proprietary data.” The data management plan becomes part of the proposal, and “NIH expects that plan to be enacted.… In the case of noncompliance (depending on its severity and duration) NIH can take various actions to protect the Federal Government’s interests.”70 These actions are not specified but may affect the review of future proposals.
As discussed above, research institutions, research sponsors, and journals have considerable leverage in encouraging data access and sharing on the part of researchers. Several leading research institutions have announced open access publication recommendations, which encourage faculty to deposit their publications in their institutional repository. Such recommendations could be extended to data. Some federal research programs and journals have adopted open access data policies that require or encourage researchers to deposit underlying data in a disciplinary or institutional repository (see Tables 2-1 and 2-2). Depending on the program or discipline, adopting and effectively enforcing such open access data policies may be an appropriate way for research institutions, research sponsors, and journals to implement this recommendation.
The Council on Government Relations points out that “few institutions have formal policies and procedures for access to and retention of research data.”71 As described above, the terms of research contracts and grants and other regulations often specify that research institutions are responsible for retaining data and providing access. Given the current lack of formal policies and procedures, we make the following recommendation.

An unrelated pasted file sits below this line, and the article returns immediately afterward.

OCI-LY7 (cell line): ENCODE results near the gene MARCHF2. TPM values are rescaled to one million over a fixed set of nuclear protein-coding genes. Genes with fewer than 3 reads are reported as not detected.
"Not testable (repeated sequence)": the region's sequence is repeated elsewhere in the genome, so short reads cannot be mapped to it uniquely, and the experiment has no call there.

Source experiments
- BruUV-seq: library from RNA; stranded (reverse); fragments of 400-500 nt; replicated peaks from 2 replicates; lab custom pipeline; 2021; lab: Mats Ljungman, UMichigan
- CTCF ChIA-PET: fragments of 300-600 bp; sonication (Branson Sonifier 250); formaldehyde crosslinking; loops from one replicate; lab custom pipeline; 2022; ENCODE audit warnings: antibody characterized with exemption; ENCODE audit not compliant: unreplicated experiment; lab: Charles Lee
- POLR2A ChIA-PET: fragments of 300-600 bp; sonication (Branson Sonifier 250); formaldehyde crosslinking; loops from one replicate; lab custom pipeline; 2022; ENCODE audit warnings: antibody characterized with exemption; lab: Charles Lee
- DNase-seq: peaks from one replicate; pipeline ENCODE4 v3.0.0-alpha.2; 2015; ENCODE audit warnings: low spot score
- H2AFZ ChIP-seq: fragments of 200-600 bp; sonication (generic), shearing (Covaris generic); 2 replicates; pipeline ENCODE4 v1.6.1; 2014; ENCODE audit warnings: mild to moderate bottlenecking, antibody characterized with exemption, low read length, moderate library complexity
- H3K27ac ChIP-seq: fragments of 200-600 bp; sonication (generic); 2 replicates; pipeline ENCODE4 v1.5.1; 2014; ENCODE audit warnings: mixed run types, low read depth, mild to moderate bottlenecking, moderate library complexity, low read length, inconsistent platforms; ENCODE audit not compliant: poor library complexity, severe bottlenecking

Recommendation 8: Research institutions should establish clear policies regarding the management of and access to research data and ensure that these policies are communicated to researchers. Institutional policies should cover the mutual responsibilities of researchers and the institution in cases in which access to data is requested or demanded by outside organizations or individuals.
The knowledge needed to develop data access policies is not widespread or fully developed. Research institutions and sponsors may need to come together to identify best practices and policy models. Organizations such as the Association of American Universities, the Association of Public and Land-Grant Universities, the Association of Research Libraries, and the Council on Government Relations can contribute to this process.
Disputes between researchers and their institutions regarding control of data are not unusual. For example, faculty members may be denied tenure and seek to take their research data with them, while the institution may seek